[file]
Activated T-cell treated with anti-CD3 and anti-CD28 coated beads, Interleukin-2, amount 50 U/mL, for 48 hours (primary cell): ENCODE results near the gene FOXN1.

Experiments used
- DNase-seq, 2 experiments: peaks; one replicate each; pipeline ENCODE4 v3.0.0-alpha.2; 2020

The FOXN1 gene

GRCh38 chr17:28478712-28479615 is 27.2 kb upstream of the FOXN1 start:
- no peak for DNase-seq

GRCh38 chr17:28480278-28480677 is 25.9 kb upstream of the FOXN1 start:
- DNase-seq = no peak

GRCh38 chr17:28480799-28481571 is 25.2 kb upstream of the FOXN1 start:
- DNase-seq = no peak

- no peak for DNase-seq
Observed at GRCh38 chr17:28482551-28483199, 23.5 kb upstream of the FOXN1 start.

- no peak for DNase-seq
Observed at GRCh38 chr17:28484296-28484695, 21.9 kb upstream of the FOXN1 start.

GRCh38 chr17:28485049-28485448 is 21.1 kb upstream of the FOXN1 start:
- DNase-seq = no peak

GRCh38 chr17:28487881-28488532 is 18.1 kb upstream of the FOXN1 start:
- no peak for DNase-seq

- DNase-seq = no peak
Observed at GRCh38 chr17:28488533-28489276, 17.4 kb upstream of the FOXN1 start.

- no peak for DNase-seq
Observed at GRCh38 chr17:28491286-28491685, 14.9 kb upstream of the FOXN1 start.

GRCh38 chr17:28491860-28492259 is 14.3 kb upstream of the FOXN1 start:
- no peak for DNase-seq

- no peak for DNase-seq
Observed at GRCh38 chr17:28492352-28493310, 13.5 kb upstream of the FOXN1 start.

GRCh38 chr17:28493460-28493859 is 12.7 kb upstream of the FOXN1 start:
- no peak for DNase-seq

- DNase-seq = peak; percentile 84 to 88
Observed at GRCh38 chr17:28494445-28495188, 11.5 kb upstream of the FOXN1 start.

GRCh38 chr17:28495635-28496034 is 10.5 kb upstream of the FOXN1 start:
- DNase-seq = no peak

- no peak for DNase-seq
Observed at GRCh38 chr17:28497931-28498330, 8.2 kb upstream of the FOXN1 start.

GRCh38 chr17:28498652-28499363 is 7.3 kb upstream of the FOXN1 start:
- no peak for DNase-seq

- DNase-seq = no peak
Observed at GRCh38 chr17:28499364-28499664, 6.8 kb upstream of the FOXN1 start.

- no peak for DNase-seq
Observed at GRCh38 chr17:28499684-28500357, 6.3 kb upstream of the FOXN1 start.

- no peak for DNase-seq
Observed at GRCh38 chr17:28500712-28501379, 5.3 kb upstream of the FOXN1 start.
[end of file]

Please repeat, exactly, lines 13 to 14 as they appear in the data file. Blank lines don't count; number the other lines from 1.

- no peak for DNase-seq
Observed at GRCh38 chr17:28484296-28484695, 21.9 kb upstream of the FOXN1 start.